Do consider that anything you can prepare before your own lessons rather than making up as you go, is likely to help. Short video clips, with their carefully edited script, followed by questions, can help to underpin things. Rehearse your explanations and use crib cards – nothing wrong with that. Read short sections from a textbook, then go carefully over the key vocabulary and ideas with the class. A subject expert with great communication skills is always a pleasure to observe but, if that’s not you, remember that it’s the learning that counts so just find ways to support yourself and don’t start to think that if you can’t do without, somehow that makes you a poor teacher.

There is evidence that suggests that knowledge of misconceptions – where the children are most likely to go wrong – and knowledge of particularly good ways of getting ideas across, are also an important part of knowing how to teach your specialism. Indeed it may be that this ends up being the more important knowledge in the end. Hopefully mentors and tutors will point you at appropriate sources of information, but also keep asking the experienced teachers in your school about sticking points with the different things you are teaching. Where the things you are teaching are abstract, think about providing concrete examples – from a number line to support working with negative numbers, to blowing through straws to illustrate why adding a resistor in parallel reduces resistance.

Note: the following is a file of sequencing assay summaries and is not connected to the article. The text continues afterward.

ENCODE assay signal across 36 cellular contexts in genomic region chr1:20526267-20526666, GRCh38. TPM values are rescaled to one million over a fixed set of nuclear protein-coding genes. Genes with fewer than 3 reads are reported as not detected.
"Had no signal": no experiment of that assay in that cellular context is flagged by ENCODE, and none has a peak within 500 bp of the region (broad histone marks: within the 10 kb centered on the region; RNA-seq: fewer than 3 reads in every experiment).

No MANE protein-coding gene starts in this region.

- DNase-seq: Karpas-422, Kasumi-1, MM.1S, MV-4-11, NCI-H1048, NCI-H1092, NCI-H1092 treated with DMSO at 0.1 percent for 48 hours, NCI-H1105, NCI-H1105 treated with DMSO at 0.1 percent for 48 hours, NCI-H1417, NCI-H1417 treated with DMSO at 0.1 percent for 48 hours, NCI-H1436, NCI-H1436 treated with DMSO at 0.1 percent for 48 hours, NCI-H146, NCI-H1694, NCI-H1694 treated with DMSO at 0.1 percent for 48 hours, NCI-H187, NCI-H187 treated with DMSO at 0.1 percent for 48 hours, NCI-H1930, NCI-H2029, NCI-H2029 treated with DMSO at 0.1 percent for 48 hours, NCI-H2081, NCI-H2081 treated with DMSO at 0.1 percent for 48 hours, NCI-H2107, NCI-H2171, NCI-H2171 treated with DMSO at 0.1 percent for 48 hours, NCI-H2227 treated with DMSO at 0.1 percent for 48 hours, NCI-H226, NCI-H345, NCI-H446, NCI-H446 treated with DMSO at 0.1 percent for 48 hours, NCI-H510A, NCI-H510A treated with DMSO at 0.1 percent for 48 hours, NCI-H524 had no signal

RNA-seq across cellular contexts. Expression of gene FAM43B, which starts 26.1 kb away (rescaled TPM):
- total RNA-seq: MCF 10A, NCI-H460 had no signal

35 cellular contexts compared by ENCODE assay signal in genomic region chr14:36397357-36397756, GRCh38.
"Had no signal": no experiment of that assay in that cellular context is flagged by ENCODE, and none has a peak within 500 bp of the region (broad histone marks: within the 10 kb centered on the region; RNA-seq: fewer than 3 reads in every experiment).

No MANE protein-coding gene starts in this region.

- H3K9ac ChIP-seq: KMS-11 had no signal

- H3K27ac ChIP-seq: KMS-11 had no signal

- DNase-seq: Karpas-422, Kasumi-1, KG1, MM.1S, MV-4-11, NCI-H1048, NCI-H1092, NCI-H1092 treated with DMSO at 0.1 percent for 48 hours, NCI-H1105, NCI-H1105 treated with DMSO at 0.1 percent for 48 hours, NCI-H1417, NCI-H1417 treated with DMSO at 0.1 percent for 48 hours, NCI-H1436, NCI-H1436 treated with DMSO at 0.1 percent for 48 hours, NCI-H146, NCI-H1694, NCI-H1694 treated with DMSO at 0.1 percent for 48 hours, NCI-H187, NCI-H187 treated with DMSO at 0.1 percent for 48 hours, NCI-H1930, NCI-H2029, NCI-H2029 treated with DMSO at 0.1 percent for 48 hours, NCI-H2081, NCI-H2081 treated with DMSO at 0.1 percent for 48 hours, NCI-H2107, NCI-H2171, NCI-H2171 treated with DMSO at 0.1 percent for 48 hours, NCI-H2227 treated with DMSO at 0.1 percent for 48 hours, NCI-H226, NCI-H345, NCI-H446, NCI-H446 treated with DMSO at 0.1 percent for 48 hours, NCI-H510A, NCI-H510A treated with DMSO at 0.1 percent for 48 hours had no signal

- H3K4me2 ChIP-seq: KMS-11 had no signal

Mark written work as soon as you get the chance. There’ll be plenty of teachers willing to have you roped in. Do (and mark) some past papers; that will help you to know what to emphasise.

That’s about it, I think. Subject knowledge really matters. Sometimes that focus gets lost in all the complexity of classroom practice.

Behaviour, coming next…

Planning

This is Part 1 in three quick posts for trainee teachers, about keeping the main thing the main thing, in the midst of all the complexity of learning to teach.

You’re going to get masses of, occasionally conflicting, advice on each of these themes, so I’m not going to say much – just a few observations from seeing a lot of trainee teachers at work.

This one is about Planning (TS4).

The two things I see all the time that lead to disaster are (a) a vague destination and (b) steps that are not small enough.

Experienced teachers know what they are aiming for without all that much thought. That’s a problem because it’s hard for them to see how much knowledge they have, and how difficult new teachers find this process. Inexperienced teachers write down something like “Be able to describe how plants get their food by photosynthesis” or “Be able to add fractions” and then proceed to carefully plan a lesson without any analysis of what that actually means. For each thing you are trying to teach, you need to know what it will look like when the children have got there, and all the little steps along the way. To start with you probably need to produce an exemplar of what you want them to do and think very carefully about what you are doing as you produce it. Now you know exactly what your destination looks like, and how to get there.